November 21, 2011
Foreign Policy Priorities for U.S. Presidential Candidates
by Glenn Nye and Daniel Fata
WASHINGTON—In a presidential race focused firmly on domestic issues, this week's Republican presidential debate on foreign policy and national security provides a rare and valuable opportunity for Americans and the rest of the world to hear the candidates revisit the perennial question of "What keeps you up at night?" — and its slightly more frightening follow-on, "What would wake you up at night?" We believe the following subjects should top any candidate's lists:
Afghanistan: The security situation following the scheduled withdrawal of U.S. and NATO forces in 2014 remains far from clear. Afghan forces are currently expected to assume responsibility for security, but questions surround the size and footprint of the remaining international forces (assuming the Afghan government permits any troops to stay). There is little doubt that, without massive international funding, Afghanistan is headed for a disastrous economic recession. What U.S. policymakers intend to do to stave off such a recession and the ensuing challenge to U.S. security remains vague. And we would like to hear presidential candidates discussing what lessons we have learned during the past decade for future counterterrorism efforts — including how to prevent the next Afghanistan.
Greater Middle East: In time, 2011 might come to be seen as the most transformational year for world politics since 1989. But the short-term challenges for the region, with its 750 million inhabitants, as well as for U.S. policy and leadership are huge — and to no small degree uncharted. Depending on with whom you speak in the region, the United States is seen as a declining power, a bully, an ally, or a partner of convenience. Stable long-term U.S. alliances appear to have frayed over issues relating to terrorism, the Israel-Palestine peace process, and the Arab Spring. Iran's continued defiance of international concern over its nuclear program, in particular, shows how difficult it has become for the United States to forge a consensus not just with its European allies, but also with its Middle Eastern partners. If any issue has the potential for becoming a waking nightmare, it is Iran.
National security spending: Whatever the outcome of ongoing Congressional efforts at reducing U.S. government expenditure by $1.2 trillion dollars, the largest cut is likely to be to defense spending. The real risk is that this will have a devastating effect on the United States' defense capabilities. Many Americans do not appreciate that only about five percent of the United States' gross domestic product is spent on defense and foreign affairs, including international development aid. This relatively small amount of money helps secure U.S. freedoms, enables the development of vital technologies, allows the U.S. to provide assistance to people beyond its borders, and permits the United States to protect the freedom of global lines of communication and transport. What the candidates have to say on the topic of defense cuts is therefore not just about saving government money — it lays the groundwork for the future of U.S. foreign and security policy.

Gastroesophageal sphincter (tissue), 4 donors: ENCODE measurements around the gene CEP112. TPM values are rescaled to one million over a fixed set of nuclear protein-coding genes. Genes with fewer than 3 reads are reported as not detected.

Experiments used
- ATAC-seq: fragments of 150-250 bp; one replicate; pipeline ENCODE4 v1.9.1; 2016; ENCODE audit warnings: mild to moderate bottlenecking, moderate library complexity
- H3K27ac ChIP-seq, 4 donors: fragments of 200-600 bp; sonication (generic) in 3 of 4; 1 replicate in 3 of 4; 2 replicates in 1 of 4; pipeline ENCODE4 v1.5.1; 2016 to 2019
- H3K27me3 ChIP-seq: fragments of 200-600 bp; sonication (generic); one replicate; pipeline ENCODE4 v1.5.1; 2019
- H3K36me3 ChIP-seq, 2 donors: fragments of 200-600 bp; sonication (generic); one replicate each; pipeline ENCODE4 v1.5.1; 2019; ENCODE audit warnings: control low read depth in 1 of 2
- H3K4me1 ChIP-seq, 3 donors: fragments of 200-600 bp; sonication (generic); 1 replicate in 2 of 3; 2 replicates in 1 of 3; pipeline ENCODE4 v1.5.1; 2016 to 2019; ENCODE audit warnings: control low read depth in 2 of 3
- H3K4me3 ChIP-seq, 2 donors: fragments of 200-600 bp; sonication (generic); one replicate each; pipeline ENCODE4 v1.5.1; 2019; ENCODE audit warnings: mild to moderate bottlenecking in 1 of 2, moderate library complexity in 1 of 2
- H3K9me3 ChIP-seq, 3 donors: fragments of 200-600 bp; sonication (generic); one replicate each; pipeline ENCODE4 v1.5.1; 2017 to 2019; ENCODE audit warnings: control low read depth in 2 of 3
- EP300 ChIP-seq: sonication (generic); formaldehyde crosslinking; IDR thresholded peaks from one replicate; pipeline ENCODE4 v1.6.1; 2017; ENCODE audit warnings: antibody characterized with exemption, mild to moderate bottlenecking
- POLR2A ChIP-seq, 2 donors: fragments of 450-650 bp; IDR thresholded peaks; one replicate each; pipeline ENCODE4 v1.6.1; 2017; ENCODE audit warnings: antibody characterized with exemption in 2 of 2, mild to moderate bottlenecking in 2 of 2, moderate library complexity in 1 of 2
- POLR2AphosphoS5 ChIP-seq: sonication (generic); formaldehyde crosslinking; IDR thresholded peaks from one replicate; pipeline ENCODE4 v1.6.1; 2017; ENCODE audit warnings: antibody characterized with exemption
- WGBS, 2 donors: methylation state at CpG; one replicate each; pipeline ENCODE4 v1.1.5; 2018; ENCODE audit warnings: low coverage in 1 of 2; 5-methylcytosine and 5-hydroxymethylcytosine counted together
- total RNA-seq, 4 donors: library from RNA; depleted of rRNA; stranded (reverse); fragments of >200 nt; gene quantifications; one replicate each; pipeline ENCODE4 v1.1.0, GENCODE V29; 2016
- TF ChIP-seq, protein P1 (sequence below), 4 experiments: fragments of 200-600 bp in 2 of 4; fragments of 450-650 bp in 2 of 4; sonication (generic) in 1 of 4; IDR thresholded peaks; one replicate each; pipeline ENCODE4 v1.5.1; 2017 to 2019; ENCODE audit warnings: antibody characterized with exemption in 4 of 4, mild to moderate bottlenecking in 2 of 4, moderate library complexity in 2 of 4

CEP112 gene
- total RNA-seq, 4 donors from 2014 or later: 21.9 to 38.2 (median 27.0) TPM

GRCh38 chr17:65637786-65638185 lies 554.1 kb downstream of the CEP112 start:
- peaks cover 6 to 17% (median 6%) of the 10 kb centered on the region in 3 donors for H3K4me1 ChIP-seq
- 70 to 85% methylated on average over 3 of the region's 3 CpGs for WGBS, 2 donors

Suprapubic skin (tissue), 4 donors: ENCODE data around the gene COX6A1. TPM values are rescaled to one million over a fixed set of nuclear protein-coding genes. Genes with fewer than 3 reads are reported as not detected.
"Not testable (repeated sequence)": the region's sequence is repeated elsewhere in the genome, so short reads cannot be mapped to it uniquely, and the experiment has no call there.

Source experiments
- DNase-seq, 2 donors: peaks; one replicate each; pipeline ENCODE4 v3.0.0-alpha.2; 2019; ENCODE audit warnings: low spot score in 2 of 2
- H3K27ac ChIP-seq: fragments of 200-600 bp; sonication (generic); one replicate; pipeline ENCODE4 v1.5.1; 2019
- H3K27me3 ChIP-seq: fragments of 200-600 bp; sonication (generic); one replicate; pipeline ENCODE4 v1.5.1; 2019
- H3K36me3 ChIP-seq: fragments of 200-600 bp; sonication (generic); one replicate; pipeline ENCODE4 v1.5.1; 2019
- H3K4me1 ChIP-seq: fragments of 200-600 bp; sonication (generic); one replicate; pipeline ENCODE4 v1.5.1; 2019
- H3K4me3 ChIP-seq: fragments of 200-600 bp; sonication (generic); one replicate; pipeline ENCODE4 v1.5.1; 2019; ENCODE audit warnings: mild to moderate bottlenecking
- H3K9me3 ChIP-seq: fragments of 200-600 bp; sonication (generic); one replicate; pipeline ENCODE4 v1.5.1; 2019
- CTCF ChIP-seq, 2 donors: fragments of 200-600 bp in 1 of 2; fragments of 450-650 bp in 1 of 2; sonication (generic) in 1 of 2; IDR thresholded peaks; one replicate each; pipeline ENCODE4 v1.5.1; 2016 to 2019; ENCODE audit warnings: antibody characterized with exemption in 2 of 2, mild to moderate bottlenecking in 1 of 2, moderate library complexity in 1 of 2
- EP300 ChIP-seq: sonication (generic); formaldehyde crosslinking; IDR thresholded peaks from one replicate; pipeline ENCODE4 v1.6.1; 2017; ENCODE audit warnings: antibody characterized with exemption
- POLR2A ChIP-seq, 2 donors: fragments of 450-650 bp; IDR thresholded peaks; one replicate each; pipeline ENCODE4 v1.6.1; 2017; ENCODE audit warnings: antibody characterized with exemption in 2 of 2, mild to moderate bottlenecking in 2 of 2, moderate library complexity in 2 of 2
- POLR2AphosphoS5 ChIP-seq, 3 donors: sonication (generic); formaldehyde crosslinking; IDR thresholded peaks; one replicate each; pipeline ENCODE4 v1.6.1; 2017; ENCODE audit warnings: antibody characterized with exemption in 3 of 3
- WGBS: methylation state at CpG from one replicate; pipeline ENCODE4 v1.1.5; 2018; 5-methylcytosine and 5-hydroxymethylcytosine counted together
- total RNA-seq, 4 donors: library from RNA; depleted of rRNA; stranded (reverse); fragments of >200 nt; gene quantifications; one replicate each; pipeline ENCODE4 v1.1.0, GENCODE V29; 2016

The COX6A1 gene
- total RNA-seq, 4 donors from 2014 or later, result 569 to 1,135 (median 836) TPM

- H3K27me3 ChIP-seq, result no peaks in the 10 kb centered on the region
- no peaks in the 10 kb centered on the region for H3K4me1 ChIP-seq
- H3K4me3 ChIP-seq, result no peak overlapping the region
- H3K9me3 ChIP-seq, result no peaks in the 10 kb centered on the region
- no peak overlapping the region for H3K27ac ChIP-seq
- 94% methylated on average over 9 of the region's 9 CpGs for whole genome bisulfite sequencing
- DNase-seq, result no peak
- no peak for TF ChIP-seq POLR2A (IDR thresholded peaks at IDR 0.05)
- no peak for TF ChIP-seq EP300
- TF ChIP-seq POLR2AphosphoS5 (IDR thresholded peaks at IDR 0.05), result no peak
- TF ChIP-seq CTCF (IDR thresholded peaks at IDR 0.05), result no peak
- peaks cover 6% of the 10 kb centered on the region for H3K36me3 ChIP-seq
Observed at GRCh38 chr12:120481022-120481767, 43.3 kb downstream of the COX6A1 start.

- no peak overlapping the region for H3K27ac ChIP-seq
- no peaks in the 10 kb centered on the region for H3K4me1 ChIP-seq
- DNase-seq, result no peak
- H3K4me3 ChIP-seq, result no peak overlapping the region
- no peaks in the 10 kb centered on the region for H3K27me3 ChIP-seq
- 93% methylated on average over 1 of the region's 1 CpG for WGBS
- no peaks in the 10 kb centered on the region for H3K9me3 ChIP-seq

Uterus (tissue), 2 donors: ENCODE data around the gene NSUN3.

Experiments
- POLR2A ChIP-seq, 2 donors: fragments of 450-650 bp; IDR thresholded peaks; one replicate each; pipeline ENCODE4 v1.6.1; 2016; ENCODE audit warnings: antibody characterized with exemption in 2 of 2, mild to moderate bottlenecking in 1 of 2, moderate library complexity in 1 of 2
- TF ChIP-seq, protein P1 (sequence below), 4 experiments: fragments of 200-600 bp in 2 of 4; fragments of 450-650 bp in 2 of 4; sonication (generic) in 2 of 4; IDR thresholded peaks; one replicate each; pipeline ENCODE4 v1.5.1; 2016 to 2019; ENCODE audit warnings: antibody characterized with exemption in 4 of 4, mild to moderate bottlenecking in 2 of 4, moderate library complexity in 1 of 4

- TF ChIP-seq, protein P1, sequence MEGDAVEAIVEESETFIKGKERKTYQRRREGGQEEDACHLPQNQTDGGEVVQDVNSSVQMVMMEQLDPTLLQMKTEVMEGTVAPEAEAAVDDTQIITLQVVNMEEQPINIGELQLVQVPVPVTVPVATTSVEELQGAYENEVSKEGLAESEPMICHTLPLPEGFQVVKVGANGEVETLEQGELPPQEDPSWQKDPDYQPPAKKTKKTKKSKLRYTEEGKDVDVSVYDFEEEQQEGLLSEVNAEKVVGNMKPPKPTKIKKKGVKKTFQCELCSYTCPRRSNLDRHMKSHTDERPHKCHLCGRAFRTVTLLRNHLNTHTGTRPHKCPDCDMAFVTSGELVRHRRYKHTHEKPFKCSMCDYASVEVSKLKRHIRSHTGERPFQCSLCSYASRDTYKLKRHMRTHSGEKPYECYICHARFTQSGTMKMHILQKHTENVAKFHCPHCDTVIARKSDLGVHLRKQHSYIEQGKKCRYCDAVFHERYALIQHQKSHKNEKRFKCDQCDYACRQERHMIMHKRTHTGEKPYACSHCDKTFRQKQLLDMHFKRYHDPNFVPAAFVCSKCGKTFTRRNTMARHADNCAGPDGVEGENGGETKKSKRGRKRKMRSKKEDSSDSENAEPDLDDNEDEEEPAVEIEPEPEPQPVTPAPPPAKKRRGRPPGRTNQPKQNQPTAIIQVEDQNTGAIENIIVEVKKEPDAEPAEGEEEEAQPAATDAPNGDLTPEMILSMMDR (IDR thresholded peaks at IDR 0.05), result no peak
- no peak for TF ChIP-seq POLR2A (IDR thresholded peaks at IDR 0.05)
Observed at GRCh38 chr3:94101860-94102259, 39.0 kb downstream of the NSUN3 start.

Preventing isolationism: Frankly, at a time of overwhelming domestic preoccupations, the very fact of addressing foreign policy and national security in a debate has become an accomplishment in itself. But that is not enough. Faced with a stormy world economy and a slew of foreign policy quagmires, Americans appear to be tempted by isolationism as never before. Yet no candidate can responsibly suggest that drawing up the bridges is a realistic policy option. The United States depends on its trade and other forms of engagement with other countries — much as the world depends on the United States. A number of emerging large economies present opportunities that could translate directly into jobs and growth for the United States. But it's not all about trade and economic self-interest: The United States' tradition has been to export values and principles as well as goods. If the candidates are to convince, they must explain to their U.S. viewers why the United States must continue and expand its engagement with the world.
Leaders who cannot explain to the American people, its allies, or the international community at large why the United States must not only remain engaged in the world but play a leadership role would be — if elected —destined to make the United States weaker and more vulnerable, not stronger and safer. What keeps us up late at night is the thought of a United States that appears distracted, disengaged, and disinterested in shouldering its responsibilities as the world's leading benevolent and democratic power. Promoting U.S. interests and values around the world is not a partisan issue; it is for all Americans, elected and unelected. Therefore, this campaign and this country need to engage in a serious discussion on the United States' role in the world. Let it begin.
Glenn Nye, a former member of the U.S. House of Representatives (D-VA) and former Foreign Service Officer, and Daniel P. Fata, U.S. Deputy Assistant Secretary of Defense for European and NATO Policy from 2005 to 2008, are Transatlantic Fellows at the German Marshall Fund of the United States.